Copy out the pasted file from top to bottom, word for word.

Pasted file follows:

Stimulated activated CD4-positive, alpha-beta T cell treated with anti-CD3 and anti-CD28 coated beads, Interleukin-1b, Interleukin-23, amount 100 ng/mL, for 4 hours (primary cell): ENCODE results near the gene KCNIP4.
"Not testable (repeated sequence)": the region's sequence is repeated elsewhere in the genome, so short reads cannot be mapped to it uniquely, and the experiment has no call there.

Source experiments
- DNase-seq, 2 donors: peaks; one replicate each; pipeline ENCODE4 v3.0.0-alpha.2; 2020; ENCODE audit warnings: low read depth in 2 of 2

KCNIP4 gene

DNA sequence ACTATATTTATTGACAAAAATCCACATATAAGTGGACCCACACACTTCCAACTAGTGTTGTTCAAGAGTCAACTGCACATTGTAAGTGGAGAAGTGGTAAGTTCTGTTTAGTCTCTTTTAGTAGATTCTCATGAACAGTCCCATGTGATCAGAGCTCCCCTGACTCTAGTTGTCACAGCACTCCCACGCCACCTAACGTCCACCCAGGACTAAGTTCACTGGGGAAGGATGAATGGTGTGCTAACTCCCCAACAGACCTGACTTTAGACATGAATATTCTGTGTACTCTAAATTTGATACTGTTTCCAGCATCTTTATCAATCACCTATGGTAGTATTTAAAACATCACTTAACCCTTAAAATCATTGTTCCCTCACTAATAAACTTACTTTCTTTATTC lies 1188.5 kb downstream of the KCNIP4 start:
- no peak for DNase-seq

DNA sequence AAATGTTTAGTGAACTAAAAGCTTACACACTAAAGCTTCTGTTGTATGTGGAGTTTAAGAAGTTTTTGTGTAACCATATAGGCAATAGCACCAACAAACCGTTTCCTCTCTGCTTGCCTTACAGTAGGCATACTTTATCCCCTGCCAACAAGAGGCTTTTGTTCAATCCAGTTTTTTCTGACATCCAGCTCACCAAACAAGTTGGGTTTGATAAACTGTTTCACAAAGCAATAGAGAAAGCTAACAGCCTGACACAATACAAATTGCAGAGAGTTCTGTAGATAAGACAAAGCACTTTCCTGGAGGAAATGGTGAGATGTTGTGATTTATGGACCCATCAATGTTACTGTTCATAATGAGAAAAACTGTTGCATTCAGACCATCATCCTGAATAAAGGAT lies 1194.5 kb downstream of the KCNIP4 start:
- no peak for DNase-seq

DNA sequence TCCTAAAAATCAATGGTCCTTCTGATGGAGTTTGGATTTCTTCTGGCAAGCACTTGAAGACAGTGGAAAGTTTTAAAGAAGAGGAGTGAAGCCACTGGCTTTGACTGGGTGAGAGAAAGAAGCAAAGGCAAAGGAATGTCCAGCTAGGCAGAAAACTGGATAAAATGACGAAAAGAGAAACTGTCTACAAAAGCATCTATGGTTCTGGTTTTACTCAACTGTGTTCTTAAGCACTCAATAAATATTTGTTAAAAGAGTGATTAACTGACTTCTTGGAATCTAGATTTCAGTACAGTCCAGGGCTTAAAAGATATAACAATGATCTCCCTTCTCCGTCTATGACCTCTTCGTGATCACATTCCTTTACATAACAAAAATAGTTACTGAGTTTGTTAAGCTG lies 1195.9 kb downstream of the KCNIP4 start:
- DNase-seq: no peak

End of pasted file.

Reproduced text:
Stimulated activated CD4-positive, alpha-beta T cell treated with anti-CD3 and anti-CD28 coated beads, Interleukin-1b, Interleukin-23, amount 100 ng/mL, for 4 hours (primary cell): ENCODE results near the gene KCNIP4.
"Not testable (repeated sequence)": the region's sequence is repeated elsewhere in the genome, so short reads cannot be mapped to it uniquely, and the experiment has no call there.

Source experiments
- DNase-seq, 2 donors: peaks; one replicate each; pipeline ENCODE4 v3.0.0-alpha.2; 2020; ENCODE audit warnings: low read depth in 2 of 2

KCNIP4 gene

DNA sequence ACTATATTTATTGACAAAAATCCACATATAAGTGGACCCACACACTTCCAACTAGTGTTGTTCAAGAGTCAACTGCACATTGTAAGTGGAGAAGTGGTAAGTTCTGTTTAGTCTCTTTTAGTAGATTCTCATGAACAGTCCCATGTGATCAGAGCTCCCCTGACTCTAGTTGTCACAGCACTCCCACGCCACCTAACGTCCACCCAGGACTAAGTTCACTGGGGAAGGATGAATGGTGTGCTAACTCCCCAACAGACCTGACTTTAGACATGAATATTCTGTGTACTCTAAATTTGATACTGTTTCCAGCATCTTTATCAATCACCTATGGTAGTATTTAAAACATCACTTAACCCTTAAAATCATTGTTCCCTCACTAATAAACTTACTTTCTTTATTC lies 1188.5 kb downstream of the KCNIP4 start:
- no peak for DNase-seq

DNA sequence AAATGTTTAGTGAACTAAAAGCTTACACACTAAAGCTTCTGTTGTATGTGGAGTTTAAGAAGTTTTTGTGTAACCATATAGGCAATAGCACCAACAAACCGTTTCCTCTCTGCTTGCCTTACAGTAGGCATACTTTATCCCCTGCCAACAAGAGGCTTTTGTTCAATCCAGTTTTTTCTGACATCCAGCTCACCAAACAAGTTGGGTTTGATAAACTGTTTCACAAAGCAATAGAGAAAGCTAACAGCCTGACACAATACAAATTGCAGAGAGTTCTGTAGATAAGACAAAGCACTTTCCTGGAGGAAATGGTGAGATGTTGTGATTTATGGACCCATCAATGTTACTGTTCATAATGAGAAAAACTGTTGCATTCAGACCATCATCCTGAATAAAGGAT lies 1194.5 kb downstream of the KCNIP4 start:
- no peak for DNase-seq

DNA sequence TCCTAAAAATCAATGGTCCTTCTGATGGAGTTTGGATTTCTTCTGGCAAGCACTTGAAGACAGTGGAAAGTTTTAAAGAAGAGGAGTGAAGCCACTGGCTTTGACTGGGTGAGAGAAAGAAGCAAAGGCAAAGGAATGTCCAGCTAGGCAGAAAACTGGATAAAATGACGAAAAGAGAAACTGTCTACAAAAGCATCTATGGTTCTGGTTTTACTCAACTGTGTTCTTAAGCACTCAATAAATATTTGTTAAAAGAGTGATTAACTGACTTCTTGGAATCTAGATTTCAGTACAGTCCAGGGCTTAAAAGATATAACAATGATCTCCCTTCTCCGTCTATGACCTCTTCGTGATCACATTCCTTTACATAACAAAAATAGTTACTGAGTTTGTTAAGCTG lies 1195.9 kb downstream of the KCNIP4 start:
- DNase-seq: no peak